1. Number of presumptive E. coli colonies

Table2. PresumptiveE.colicounts observed under UV-light in stirred and statically incubated(72 h, 35°C) synthetic wastewater.

Sample

Colony count (A, cfu)

Volume (V, 0.1/1 ml)

Dilution(D, 1/dilution)

Result (N=cfu/ml)

Stirred

TNTC*

77

6

0.1

0.1

0.1

10-4

10-5

10-6

7.7×105

Static

45

34

8

0.1

0.1

0.1

10-4

10-5

10-6

4.5×104

*TNTC– too numerous to count (more than 300 colonies per plate)

Theresults obtained were converted into presumptive E.coliper ml of the wastewater. Stirred wastewater samples resulted in ahigher presumptive E.colicount.

  1. Results of pH, ORP, DO and ammonia

Table3. DO,ORP, PH and ammonia measurement in stirred and static wastewatersamples.

Wastewater

DO%

ORP

PH

Conductivity (mSv)

Ammonia (ISE mg/L)

Stirred

13.3

-68.4

7.35

870

20.6

Static

92.7

-149.2

6.43

1034

41.1

Stirredwastewater samples had higher proportions of ORP and pH, whereasstatic wastewater samples had higher proportions of DO, conductivityand ammonia.

Discussion

Theresults obtained show a huge variation in the number of coloniesobserved in the samples incubated under oxygen-rich andoxygen-deficient conditions. Those incubated under oxygen-richconditions showed a higher colony count in aerobic counts (6.9× 109).The stirring of the wastewater samples introduced dissolved oxygen(DO) into them. The aerobic bacteria contained in the samples usethis oxygen for their respiration. They use the dissolved oxygen toconvert the organic matter in the wastewater into energy. Therefore,a high colony number of aerobic bacteria indicates a lower amount oforganic matter in the effluent. With respect to the anaerobicbacteria, there is a high colony count in the oxygen-deficient sample(0.9× 109).Anaerobic bacteria thrive in oxygen-deficient environments. Theybreak down organic matter into oxygen, carbon dioxide, and methane.The lack of agitation and stirring in the static samples mean thatthey have the lowest amounts of oxygen, and as a result offer optimumconditions for anaerobic bacteria to thrive, hence their huge numbers(Food and Agriculture Organization, 2017).

Theremoval of ammonium nitrogen from a wastewater sample occurs throughthe process of nitrification carried out by bacteria (such asNitrosomonasand Nitrobacter).These bacteria thrive in oxygen-rich conditions and are classified asbeing obligate aerobes (they need free molecular oxygen) (Food andAgriculture Organization, 2017). This is why the results show thatstirred (oxygen-rich) samples have almost half the amount of ammonia(20.6 ISE mg/L) compared to static (oxygen-deficient) samples (41.1ISE mg/L)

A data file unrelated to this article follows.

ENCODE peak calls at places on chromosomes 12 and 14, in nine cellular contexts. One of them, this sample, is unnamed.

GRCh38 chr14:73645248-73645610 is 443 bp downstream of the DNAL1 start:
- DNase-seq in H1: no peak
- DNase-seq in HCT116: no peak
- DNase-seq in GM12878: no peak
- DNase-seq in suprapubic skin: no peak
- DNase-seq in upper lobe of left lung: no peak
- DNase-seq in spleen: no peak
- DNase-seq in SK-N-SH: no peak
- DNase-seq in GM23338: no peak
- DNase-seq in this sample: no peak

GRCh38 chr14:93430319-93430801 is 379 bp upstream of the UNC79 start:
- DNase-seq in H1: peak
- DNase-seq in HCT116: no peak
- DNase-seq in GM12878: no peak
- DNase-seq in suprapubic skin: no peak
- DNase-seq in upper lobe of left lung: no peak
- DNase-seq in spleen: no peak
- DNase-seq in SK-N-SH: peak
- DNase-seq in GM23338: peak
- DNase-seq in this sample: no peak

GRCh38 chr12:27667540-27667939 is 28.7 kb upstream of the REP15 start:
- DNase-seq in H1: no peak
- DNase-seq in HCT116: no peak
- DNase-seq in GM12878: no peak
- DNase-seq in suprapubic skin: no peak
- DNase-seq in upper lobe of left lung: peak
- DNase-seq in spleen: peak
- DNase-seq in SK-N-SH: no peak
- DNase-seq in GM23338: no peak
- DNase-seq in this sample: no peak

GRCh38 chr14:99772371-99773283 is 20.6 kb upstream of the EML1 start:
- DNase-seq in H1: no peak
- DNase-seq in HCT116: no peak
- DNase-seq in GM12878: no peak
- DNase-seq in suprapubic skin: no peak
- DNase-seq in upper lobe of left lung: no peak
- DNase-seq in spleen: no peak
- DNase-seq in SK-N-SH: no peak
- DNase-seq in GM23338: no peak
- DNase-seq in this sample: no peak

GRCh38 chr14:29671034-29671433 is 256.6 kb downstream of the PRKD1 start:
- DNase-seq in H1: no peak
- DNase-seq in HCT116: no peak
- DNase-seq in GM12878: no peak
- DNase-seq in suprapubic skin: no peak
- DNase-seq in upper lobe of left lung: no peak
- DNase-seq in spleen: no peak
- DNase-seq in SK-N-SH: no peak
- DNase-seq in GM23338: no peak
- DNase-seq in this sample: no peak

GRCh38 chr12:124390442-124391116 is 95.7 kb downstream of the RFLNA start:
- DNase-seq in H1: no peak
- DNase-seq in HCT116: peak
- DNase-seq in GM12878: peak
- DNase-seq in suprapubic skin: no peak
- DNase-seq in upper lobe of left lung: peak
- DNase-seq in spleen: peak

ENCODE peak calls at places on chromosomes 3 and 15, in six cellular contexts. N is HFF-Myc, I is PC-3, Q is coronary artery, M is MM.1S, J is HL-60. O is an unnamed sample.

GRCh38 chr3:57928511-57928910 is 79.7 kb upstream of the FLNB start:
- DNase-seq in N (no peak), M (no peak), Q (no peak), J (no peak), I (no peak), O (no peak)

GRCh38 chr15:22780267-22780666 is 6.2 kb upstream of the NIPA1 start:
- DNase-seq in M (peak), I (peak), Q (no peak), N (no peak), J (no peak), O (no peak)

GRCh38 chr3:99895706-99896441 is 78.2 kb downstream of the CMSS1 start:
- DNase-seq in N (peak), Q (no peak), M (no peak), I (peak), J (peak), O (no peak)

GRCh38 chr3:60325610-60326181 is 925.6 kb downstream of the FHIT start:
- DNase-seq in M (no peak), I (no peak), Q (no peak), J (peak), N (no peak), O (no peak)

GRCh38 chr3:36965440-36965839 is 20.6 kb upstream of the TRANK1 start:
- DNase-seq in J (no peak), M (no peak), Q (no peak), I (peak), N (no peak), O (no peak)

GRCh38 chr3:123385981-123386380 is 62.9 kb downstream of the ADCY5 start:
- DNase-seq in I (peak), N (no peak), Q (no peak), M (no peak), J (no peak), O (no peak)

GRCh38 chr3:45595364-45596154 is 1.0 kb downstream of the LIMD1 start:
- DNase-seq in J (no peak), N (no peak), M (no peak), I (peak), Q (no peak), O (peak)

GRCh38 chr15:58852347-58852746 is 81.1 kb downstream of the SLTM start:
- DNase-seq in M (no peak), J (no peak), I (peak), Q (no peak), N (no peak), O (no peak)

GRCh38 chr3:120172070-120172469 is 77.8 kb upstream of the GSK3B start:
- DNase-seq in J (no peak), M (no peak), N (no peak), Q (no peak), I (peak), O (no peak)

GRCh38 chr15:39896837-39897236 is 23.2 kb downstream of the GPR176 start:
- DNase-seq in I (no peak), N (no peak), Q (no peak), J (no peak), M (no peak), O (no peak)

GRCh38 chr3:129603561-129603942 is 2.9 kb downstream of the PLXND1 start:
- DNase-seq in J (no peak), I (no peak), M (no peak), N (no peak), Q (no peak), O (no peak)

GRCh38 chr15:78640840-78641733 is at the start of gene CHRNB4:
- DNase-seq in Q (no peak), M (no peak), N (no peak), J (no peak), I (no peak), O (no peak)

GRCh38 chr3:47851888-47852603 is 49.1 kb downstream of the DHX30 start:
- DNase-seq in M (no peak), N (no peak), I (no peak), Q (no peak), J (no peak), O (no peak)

E.coli isused in tests to check for the removal of fecal pathogens fromtreated wastewater because of its ability to thrive in both aerobicand anaerobic conditions, as well as in high temperatures reaching44.5°C(Food and Agriculture Organization, 2017).These conditions are similar to those that exist inside humans’ andanimals’ bodies. Therefore, the presence of fecal coliform such asE.coliin treated wastewater shows that the treatment was not done optimallyas the water might be contaminated by pathogens that might lead towaterborne diseases such as typhoid and hepatitis A.

Anaerobic design offers the best wastewater treatment according to theresults obtained. To optimize it further, it will be important to addstirrers to the tanks that would agitate and stir the wastewater toensure equal distribution of dissolved oxygen in the wastewater. Aneutral pH of around 6.5-7.5 is considered optimum for aerobicbacteria in a wastewater treatment setting. Therefore, before aerobictreatment commences the pH of the wastewater has to be adjusted tofit with this pH value. The temperature is also crucial to theperformance of the aerobic bacteria. A study stated that aerobicbiological activity decreased when the temperature rose from 30°C to60°C. Hence the temperature of the water has to be maintained below30°C (Shohreh, Valipour, &amp Sithebe, 2013).

References

Foodand Agriculture Organization. (2017, 3 22). 1.Wastewater characteristics and effluent quality parameters.Retrieved from Food and Agriculture Organization:http://www.fao.org/docrep/T0551E/t0551e03.htm

Shohreh,A., Valipour, A., &amp Sithebe, T. (2013). Evaluation of DifferentWastewater Treatment Processes and Development of a Modified AttachedGrowth Bioreactor as a Decentralized Approach for Small Communities.TheScientific World Journal,456-459.

UNEP.(2016). Sanitation,Wastewater Management and Sustainability: From Waste Disposal toResource Recovery.Nairobi: United Nations Environment Programme.